Date
23 January 2017
The importance of getting through to the young people of Hong Kong has finally come to the attention of CCPCC chief Yu Zhengsheng (inset). Photos: Reuters, Xinhua
The importance of getting through to the young people of Hong Kong has finally come to the attention of CCPCC chief Yu Zhengsheng (inset). Photos: Reuters, Xinhua

Work on young people, CPPCC chairman tells Hong Kong

Hong Kong and Macau delegates to China’s top political advisory body have been told they should focus on two major tasks in the coming year.

The first is to deepen the cooperation between the mainland and the two regions.

The second, which is something new, is to actively take part in work related to young people.

Yu Zhengsheng, chairman of the Chinese People’s Political Consultative Conference (CPPCC), told the delegates at the opening of the CPPCC sessions Thursday that they “should extensively and deeply participate in work related to young people”.

That was not mentioned in Yu’s work report last year, the Hong Kong Economic Journal reports.

Reviewing the CPPCC’s efforts over the past year, he said Hong Kong and Macau delegates had organized inspection trips to the mainland for local youth groups to help young people gain more experience and enhance their national consciousness by observing developments in the mainland in person.

Yu also reiterated that the CPPCC will act strictly according to the constitution and the Basic Law for each of the two special administrative regions and will support their chief executives and governments.

While his work report contained only about 300 words related to Hong Kong, compared with nearly 800 words last year, Yu clearly tried to stress the importance of work related to young people.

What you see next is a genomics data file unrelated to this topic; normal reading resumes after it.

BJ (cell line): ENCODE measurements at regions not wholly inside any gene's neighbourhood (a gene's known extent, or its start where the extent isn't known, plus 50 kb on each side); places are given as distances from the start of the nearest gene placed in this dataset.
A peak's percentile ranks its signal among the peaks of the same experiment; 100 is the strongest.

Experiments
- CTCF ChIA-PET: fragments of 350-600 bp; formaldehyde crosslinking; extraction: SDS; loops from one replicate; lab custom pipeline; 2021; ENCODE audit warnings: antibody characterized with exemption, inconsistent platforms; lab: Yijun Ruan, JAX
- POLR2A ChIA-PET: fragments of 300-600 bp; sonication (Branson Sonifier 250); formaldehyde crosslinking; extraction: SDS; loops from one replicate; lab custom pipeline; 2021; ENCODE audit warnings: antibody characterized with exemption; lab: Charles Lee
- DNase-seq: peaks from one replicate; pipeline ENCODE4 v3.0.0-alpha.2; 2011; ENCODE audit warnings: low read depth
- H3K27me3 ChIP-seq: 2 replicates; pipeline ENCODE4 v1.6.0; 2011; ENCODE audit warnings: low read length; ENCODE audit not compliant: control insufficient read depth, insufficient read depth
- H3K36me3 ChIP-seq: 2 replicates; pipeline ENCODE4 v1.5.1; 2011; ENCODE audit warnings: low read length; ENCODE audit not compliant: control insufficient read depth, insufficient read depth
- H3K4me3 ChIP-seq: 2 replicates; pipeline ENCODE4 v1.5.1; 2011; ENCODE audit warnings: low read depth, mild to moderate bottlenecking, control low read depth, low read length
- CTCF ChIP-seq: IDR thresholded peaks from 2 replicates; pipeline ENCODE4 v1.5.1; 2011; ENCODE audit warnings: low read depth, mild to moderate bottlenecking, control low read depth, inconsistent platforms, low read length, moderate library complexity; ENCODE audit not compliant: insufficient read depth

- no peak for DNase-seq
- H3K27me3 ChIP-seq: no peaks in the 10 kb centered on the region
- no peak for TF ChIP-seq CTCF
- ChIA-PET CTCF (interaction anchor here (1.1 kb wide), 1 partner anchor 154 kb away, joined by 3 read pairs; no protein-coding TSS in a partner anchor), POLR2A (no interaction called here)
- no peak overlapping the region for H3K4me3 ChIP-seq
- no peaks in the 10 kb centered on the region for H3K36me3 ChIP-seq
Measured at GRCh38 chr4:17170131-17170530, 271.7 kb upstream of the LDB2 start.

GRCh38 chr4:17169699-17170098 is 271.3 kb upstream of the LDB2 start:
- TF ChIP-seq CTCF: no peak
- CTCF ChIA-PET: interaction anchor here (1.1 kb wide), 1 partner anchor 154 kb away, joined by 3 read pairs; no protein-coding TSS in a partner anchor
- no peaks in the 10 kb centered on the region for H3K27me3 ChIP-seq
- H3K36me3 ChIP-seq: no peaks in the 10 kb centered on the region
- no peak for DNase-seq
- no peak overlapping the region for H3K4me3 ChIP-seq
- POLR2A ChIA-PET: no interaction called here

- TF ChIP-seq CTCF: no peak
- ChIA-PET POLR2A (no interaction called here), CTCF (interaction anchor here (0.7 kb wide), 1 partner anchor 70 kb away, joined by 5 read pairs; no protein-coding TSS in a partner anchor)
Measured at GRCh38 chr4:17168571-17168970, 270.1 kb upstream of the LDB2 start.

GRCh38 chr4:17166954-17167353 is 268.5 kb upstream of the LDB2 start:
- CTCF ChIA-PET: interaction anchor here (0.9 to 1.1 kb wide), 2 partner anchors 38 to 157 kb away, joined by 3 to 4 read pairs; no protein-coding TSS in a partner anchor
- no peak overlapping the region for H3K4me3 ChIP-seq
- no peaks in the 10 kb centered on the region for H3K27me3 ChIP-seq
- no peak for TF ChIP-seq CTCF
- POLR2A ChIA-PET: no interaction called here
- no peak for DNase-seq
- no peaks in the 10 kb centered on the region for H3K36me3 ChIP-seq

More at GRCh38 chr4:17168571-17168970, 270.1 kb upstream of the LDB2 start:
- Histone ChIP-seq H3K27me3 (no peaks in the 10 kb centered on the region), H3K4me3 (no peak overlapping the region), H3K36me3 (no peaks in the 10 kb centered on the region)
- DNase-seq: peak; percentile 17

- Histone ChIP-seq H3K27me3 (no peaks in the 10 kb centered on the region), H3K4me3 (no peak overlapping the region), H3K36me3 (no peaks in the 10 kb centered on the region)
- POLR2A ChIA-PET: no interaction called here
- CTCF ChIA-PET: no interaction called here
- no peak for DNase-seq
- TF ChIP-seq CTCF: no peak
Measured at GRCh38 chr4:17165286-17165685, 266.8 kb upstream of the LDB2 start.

That was a natural response from Beijing after the Occupy movement in 2014 and the Mong Kok clashes last month, since both were led by young people, some delegates noted.

Hong Kong delegate Lau Siu-kai, who is vice-chairman of the Chinese Association of Hong Kong and Macau Studies, said Beijing has been worried that young people in Hong Kong would become a force that divides the nation, and therefore asked delegates from the city to work harder to improve the situation.

Welcoming the remarks in Yu’s report, former chief secretary Henry Tang Ying-yen urged the chief executive and the government to heed what citizens and young people have to say.

Political commentator Johnny Lau Yui-siu said he questions the effectiveness of Beijing’ s latest call for more effort to be put into work related to young people.

He said only the achievements but not the faults of the mainland were shown to the tens of thousands of young Hongkongers who were invited to visit the mainland every year, and that has made them doubtful about what the real situation is.

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